In times where pure and intimate knowledge can only be conveyed through music, as is usually happens in dark times, there will always be some bards, as if they came out of history itself, to preserve and transmit the light of knowledge.
Like little lanterns, who have enclosed primordial secrets in their flame, notes will flow through the storms of darkness to reveal the true nature of life itself.
Daemonia Nymphe, like some Socratic demon, takes us to other times with the freshness of today.
Illuminating the past with purity itself, with which the greatest ideas were born.
Who are the members and what is the “matter” of Daemonia Nymphe?
Daemonia Nymphe consists of soil, water, fire, and air. We try in a way to fit all of these elements, even symbolically, into the visual part of a concert.
From the beginning of the band’s creation until today we have worked with many musicians and performers with whom we shared the same vision.
As with the artists, many have followed their own paths, some in other avenues of art, but we still remain good friends and companions.
In recent years, however, we have established partners with whom we work effortlessly and share a common aesthetic: Victoria Couper, Reyhan Yusuf, Sile Gutrod, Gizem Altinordu, Thodoris Ziarkas, Orestis G.
At this year’s concerts, we will introduce to the public two new partners, Prodromos Mystakides and Ioanna Doukas.
What was the main reason behind the creation of a difficult venture such as yours?
During our first steps, we were trying, in the vast world of sounds, to find the kind of music that was expressing us.
It seems that this was ultimately not just one, just as the source of inspiration was not just one.
Certainly, initially, the visual arts of ancient Greece were one of our main sources of influence, but our goal was never to play “ancient Greek” music.
We have always wanted to create something contemporary that will appeal to today’s audience.
How would you describe your music, in modern musical terms?
I would prefer to characterize it descriptively.
I would say it is music that is both theatrical and sometimes cinematic, with influences from Rock but also the traditional music of the Balkan Peninsula in general, which uses acoustic instruments, replicas of ancient Greek and traditional.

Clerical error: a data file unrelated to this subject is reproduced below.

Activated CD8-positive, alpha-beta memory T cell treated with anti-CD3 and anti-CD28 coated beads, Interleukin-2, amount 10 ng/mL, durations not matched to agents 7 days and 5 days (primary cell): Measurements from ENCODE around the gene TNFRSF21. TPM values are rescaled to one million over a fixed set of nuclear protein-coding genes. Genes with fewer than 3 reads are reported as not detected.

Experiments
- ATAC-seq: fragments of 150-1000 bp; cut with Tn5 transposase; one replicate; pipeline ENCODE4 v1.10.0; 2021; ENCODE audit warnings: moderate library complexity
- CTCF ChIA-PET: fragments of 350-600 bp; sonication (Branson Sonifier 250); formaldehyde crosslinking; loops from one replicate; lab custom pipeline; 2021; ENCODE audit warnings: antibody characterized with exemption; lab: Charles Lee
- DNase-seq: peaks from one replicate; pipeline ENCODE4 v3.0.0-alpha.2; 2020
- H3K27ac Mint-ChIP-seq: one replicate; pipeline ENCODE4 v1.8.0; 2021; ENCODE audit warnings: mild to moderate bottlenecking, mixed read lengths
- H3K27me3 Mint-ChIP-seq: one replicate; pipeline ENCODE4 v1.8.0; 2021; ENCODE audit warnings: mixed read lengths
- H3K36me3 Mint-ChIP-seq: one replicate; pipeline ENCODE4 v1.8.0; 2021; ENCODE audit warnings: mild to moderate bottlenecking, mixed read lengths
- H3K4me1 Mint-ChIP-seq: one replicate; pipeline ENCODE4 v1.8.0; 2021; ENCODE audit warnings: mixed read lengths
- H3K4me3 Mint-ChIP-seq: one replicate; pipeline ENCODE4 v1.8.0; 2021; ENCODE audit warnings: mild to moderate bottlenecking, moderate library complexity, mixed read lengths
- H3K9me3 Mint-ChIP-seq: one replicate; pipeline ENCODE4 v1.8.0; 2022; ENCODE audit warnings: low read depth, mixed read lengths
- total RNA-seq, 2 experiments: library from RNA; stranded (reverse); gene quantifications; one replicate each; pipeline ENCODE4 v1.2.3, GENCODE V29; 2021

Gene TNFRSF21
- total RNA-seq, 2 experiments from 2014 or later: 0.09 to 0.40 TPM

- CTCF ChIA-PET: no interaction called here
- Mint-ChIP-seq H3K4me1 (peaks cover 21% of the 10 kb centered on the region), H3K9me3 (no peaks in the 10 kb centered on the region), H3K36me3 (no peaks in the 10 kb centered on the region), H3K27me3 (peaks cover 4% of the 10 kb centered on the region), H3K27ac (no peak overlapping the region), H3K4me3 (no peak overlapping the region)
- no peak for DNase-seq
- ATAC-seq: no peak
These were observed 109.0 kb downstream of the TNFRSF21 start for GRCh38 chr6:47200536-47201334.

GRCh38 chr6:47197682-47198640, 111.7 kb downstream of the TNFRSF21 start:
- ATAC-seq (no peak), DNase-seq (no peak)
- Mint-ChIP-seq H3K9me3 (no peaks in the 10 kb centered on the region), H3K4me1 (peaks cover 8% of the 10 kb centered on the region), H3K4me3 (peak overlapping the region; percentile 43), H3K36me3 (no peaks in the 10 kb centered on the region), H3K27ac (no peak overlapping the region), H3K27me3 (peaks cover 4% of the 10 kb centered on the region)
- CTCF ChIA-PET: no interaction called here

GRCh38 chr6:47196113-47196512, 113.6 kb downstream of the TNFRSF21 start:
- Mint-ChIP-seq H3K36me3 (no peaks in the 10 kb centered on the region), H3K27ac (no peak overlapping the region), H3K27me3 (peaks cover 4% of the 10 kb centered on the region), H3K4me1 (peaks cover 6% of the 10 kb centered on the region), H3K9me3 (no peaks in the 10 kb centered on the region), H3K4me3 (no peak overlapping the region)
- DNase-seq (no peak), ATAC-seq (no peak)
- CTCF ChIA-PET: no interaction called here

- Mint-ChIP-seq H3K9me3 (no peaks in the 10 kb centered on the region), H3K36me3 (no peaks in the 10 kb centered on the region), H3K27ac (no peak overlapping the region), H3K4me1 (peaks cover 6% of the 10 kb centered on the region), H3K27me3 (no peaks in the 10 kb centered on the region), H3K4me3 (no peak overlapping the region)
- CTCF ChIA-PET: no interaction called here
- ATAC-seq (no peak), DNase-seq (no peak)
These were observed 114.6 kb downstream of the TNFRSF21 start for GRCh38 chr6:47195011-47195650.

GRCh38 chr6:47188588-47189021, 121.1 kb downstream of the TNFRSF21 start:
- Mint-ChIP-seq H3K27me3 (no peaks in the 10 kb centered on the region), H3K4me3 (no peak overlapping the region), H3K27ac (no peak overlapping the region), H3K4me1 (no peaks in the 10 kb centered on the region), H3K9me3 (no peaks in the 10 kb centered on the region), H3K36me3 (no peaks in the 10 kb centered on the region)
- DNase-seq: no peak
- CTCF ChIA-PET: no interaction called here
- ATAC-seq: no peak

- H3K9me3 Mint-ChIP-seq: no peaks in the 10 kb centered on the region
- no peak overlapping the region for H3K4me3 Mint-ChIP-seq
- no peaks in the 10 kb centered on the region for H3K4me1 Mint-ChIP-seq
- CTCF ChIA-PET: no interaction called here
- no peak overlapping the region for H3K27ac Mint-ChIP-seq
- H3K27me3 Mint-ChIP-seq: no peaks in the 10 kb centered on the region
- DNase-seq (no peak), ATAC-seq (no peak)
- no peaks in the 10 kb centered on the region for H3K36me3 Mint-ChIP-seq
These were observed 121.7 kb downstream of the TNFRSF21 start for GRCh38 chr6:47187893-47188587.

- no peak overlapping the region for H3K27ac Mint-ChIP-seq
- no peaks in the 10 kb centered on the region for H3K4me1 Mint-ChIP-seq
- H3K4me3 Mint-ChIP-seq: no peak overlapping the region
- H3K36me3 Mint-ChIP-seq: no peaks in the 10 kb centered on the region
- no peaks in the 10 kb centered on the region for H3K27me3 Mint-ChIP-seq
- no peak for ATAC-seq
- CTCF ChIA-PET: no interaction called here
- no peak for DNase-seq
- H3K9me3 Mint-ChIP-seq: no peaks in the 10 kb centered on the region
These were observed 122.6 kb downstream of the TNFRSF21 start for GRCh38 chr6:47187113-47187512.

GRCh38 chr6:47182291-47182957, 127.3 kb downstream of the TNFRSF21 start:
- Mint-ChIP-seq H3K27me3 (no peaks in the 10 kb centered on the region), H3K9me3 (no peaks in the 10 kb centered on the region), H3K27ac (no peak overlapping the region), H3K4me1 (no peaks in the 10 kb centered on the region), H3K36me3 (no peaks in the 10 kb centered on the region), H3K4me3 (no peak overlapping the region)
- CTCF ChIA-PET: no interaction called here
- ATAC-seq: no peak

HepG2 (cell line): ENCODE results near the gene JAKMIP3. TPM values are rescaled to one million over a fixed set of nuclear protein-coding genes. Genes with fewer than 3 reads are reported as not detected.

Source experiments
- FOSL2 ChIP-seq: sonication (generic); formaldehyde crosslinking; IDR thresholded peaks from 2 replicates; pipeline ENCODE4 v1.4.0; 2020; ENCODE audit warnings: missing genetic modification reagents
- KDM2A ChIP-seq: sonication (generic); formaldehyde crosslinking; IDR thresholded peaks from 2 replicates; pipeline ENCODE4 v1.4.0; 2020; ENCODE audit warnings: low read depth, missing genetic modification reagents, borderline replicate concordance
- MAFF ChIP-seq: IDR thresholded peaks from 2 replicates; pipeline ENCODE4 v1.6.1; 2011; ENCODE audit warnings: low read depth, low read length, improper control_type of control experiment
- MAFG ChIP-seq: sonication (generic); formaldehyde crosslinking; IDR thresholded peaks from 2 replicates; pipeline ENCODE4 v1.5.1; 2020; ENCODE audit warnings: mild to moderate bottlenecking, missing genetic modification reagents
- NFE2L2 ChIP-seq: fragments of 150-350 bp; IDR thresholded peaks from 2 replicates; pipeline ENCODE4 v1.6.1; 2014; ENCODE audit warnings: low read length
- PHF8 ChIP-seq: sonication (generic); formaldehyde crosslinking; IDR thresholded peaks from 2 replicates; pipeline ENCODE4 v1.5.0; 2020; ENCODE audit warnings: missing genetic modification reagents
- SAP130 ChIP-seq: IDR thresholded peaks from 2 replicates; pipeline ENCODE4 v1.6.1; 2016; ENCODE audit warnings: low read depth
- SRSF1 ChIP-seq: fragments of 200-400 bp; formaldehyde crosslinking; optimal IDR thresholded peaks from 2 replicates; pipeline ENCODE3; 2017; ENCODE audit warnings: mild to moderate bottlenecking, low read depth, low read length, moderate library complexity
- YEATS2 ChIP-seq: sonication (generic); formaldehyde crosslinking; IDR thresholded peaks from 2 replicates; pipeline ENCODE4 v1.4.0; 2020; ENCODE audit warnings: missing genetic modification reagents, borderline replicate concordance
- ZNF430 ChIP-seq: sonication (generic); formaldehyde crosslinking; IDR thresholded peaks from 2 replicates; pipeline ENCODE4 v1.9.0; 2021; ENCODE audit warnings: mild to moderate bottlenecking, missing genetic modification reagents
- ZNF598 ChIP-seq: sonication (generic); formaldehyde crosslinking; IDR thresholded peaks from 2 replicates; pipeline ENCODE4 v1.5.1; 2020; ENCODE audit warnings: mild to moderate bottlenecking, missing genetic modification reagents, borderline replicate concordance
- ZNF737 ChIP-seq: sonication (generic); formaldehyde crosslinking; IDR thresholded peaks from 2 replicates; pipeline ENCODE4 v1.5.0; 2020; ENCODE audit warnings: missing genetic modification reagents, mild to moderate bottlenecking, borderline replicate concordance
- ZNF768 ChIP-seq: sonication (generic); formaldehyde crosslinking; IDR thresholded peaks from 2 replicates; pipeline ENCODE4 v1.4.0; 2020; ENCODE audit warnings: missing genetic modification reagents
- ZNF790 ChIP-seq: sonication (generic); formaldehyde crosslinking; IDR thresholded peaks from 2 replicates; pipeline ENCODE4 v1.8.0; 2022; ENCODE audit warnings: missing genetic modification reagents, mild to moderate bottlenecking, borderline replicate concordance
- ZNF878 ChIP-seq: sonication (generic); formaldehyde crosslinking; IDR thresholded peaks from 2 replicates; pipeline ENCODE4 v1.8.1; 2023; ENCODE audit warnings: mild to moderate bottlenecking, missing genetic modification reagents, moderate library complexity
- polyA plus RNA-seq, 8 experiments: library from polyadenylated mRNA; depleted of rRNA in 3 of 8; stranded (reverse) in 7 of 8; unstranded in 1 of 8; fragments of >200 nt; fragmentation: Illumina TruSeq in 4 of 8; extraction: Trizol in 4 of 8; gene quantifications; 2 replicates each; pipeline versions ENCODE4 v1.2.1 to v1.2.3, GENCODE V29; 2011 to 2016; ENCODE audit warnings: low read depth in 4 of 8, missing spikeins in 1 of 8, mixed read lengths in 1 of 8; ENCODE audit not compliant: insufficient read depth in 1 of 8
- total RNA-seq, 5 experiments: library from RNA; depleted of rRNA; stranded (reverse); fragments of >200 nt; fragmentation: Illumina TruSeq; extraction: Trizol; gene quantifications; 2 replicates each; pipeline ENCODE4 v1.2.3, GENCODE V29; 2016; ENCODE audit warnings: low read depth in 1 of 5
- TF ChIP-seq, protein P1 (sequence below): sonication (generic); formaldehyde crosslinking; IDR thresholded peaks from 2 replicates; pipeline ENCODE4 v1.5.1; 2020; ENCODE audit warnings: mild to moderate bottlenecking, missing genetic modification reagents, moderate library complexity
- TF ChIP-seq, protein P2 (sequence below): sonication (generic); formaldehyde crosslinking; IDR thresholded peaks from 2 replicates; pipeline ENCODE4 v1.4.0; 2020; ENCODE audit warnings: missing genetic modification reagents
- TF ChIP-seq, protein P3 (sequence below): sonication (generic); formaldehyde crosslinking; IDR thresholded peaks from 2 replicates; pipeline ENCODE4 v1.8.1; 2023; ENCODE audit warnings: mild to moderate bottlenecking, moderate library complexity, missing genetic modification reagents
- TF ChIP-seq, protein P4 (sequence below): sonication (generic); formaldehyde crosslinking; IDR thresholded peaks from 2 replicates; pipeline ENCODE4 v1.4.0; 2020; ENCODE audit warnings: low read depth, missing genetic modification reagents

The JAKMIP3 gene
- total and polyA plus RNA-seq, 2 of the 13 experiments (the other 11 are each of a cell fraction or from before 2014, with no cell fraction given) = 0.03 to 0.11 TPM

In modern musical terms, our music has elements of rock, ethnic and folk music.
Metal/Rock music fans have embraced your band, certainly them being some of the first ones, do you believe that ancient Greek music has things in coming with metal/rock musical expression?
We would be graphic if we said that. It is true, however, that in the metal/rock space there is a large audience of music that is “very much in search” of music, which is out of the mainstream and open to different sounds.
This I believe is the audience that embraced us and we are grateful to them.
With what other contemporary music genres can your own music get combined or “married” as they say?
In music, we believe that there are no watertight and in this sense, there are no restrictions on musical “marriages”.
Basically, in the music industry, there is a constant search for a fast-food music form, “digestible” and easily recyclable, do you think you can contribute to a more permanent and indefinable musical approach?
Time will tell! What is important to us is that what we create is sincere and heartfelt.
If we rely on the etymology of the word “truth”, that is, one that cannot be forgotten, do you consider that your music honors that etymology?
In our music, there is the “truth”, as an agreement between the mind and the things. At least it is our ‘truth’.
In the end, is music’s past also its future? The question is based on the fact that often music makes its historical circles.
Nothing is born from scratch. In all arts and not just music, cultural heritage is the basis of evolution and creation.
On the other hand, especially in the arts, it makes no sense to remain attached to the past, because art is the revolution of the mind.
Do you believe that the Greek language stands in the way of international recognition or can it become a vehicle for achieving it?
I would say neither one nor the other.
On the one hand, it is self-evident that audiences can easily identify with music when it is in a language they understand, on the other…
It is precisely because we use the language more like poetry, as a tool to help create an atmosphere, the listener can identify regardless of language or nationality.
Do you think a more massive production of ancient musical instruments could also expand the audience, but create more bands that play this music?
I have the impression that a decade ago there was a much greater production of copies of ancient Greek instruments.
There are plenty of musicians involved, as are schools that teach ancient Greek lyre.
Did Greek music or other non-Greek speaking venues embrace your music more?
The Greek public is our base. This embraced us first, and we identify with this more because we have the same experiences.
Our non-Greek-speaking audience is scattered around the four corners of the globe, and in a very moving way reminds us that music is universal because it is addressed to the soul.
What would you say to a prospective viewer/listener to come and listen to you?
I would tell him that the Daemonia Nymphe will be revealed through the percussion sound, the distant song of the Sirens and the Nymphs’ aerial dance …